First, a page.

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Long-distance runner chronicles 460-mile trek, grief in new book

Emily Halnon runs past Rosary Lakes, a little before reaching the halfway point of her run on the Pacific Crest Trail. (Courtesy of Emily Halnon)
Emily Halnon will be in Durango to talk about ‘To the Gorge’

Emily Halnon’s mother, Andrea, is the reason she runs.

In fact, the Eugene, Oregon, resident is spending her third consecutive summer in Silverton getting ready for the annual Hardrock 100 endurance run.

If you go

WHAT: Author event and book-signing with Emily Halnon, “To The Gorge: Running, grief, resilience and 460 miles on the Pacific Crest Trail.”

WHEN: 6-8 p.m. Wednesday.

WHERE: The Rochester Hotel, 726 East Second Ave.

MORE INFORMATION: Visit https://tinyurl.com/4a9e3xcj.

Halnon will be in Durango next week to talk about her new book, “To the Gorge: Running, grief resilience and 460 miles on the Pacific Crest Trail.” It’s a book that takes readers with her on her 2020 record-breaking run of the 460-mile Oregon section of the PCT, a National Scenic Trail that, according to the Pacific Crest Trail Association, covers 2,650 miles from Mexico to Canada.

She did it in seven days, 19 hours and 23 minutes, averaging about 60 miles of running per day and battling through everything nature and her own mind could throw at her.

“I got into running because my mom ran her first marathon the year she turned 50. At the time, I really wasn’t a runner. Watching your 50-year-old mother pick up the sport and then complete a marathon is a pretty inspiring thing,” Halnon said. “And so I started. I did a marathon a few years after that, and she did it with me, or she did it ahead of me – she beat me by about 20 minutes that day. And then I got totally hooked on long-distance running, as I think a lot of people do.”

There’s a deeper meaning to her runs – especially the one chronicled in “To the Gorge.” In 2020, Andrea died from a rare uterine cancer at age 66, after being diagnosed 13 months before. So for Halnon, running became not only a way to honor her mother and the athletic feats she accomplished relatively later in life, it also became a way for her to try to process her grief.

Emily and her mother, Andrea Halnon. (Courtesy of Emily Halnon)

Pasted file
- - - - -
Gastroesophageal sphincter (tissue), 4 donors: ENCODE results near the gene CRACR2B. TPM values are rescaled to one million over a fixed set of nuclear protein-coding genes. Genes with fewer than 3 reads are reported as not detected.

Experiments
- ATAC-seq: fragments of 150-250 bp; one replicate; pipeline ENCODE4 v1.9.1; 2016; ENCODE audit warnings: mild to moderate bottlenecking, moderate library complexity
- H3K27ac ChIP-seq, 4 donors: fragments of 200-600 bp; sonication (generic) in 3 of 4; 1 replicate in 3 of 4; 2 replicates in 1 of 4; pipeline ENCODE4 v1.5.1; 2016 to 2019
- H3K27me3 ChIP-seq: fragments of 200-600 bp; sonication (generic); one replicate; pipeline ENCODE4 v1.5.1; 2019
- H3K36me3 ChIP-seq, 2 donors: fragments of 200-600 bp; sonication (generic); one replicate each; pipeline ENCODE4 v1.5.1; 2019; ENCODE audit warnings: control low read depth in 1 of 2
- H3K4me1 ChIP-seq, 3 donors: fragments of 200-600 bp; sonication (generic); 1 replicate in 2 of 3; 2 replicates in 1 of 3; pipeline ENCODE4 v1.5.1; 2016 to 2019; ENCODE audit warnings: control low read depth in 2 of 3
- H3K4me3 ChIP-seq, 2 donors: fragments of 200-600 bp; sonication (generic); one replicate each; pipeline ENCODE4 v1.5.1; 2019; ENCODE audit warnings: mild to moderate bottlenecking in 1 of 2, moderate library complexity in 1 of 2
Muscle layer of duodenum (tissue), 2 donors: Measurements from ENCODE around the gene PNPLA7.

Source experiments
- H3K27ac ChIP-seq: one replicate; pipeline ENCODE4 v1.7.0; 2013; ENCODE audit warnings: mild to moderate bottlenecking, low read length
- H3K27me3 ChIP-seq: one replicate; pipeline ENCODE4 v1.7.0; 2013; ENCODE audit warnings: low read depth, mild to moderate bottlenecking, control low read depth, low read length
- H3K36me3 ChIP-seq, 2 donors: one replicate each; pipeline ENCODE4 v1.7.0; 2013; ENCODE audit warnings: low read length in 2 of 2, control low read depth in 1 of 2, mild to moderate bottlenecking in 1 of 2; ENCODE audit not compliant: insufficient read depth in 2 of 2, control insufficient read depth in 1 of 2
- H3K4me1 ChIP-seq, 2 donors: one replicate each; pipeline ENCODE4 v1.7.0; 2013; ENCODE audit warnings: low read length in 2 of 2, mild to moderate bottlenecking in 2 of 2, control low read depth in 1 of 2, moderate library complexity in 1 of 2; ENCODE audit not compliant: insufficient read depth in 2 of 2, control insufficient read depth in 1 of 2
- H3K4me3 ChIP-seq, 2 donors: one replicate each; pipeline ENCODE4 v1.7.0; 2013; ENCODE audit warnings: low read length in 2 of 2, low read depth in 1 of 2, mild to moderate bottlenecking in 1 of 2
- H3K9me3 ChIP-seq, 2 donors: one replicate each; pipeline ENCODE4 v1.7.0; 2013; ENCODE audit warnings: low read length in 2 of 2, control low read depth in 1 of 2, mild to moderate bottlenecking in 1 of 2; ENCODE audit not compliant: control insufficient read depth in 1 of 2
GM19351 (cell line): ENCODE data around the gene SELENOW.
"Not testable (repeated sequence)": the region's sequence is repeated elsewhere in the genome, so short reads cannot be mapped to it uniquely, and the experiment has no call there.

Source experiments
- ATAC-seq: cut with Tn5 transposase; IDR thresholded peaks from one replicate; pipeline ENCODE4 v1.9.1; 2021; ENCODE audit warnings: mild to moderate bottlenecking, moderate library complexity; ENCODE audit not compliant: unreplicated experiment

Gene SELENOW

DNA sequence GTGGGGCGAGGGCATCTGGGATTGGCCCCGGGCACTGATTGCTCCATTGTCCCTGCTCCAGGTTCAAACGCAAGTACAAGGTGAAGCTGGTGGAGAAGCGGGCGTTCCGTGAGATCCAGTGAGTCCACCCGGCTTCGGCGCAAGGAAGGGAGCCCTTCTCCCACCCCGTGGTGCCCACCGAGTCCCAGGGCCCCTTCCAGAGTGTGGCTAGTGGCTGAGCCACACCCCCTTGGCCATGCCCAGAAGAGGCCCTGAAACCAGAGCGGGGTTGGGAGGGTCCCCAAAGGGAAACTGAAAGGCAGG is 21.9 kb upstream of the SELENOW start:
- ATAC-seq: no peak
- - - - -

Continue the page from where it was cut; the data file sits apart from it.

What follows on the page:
She said her mother radically changed the way she lived after a health scare in her 40s. Andrea started off small, walking the dirt roads around the family home in Vermont. That led to race walking and then running. Halnon said she even learned to swim when she turned 60 so she could compete in triathlons (That was the same year she went skydiving to celebrate her birthday.)

“She just got so hooked on living in this just bold, wholehearted way, in every way,” Halnon said. “She did it all over the place with her life, and especially through sports and endurance sports. She learned to swim when she was a 60-year-old woman because she wanted to do her first triathlon. And just going to a pool as a 60-year-old woman, and not really knowing how to get from one end to the other, but taking on that challenge is just so incredible. Then she got really into triathlons, and did a ton of them. And as she got into triathlons, she got into long-distance biking.”

While “To the Gorge” is no doubt a book that will appeal to those seeking an adventure story, it’s also a story about coming to terms with losing a loved one and trying to move forward – much like having to put one foot in front of the other on the trail when the going gets tough. And like the support she received when she lost her mom, she also had a group of friends who lent support during her run.

“I think through both grief and running, you appreciate the power of when you’re going through your hardest, lowest moments that no one can actually fix, like when you’re deep in the depths of the swamp of grief, it’s like no one can really fix it for you; they can’t bring back the person you’re grieving,” Halnon said. “But just having people who are willing to move with you through those moments and show love to you, shine light at you, just the power of that in both grief and running is just so huge, I think, and I really felt that in my run across Oregon, just feeling like I was supported and feeling like I was loved while I was doing a hard thing was so extraordinarily powerful.”

Emily Halnon celebrates on the Bridge of the Gods after setting a new overall record on the Oregon Pacific Crest Trail in 7 days, 19 hours and 23 minutes. (Photo by Jon Meyers)

In a society that doesn’t give a lot of time for people to grieve, Halnon said she hopes her book offers space and connection for grappling with grief.

“I hope that for people who have known their own deep grief that they feel comforted through that, or feel connection through that. I hope that they feel seen,” she said. “I hope that reading this book for people who are grieving, or who have known grief ... that it feels like their feelings are valid, that it feels like they have permission to grieve, that it feels like they’re connected to others who have also been grieving. ... And then I really hope that it invites people to ask that question of how they want to live and what they want to do with their days. And I hope the stories about my mom really move people to think about that.”


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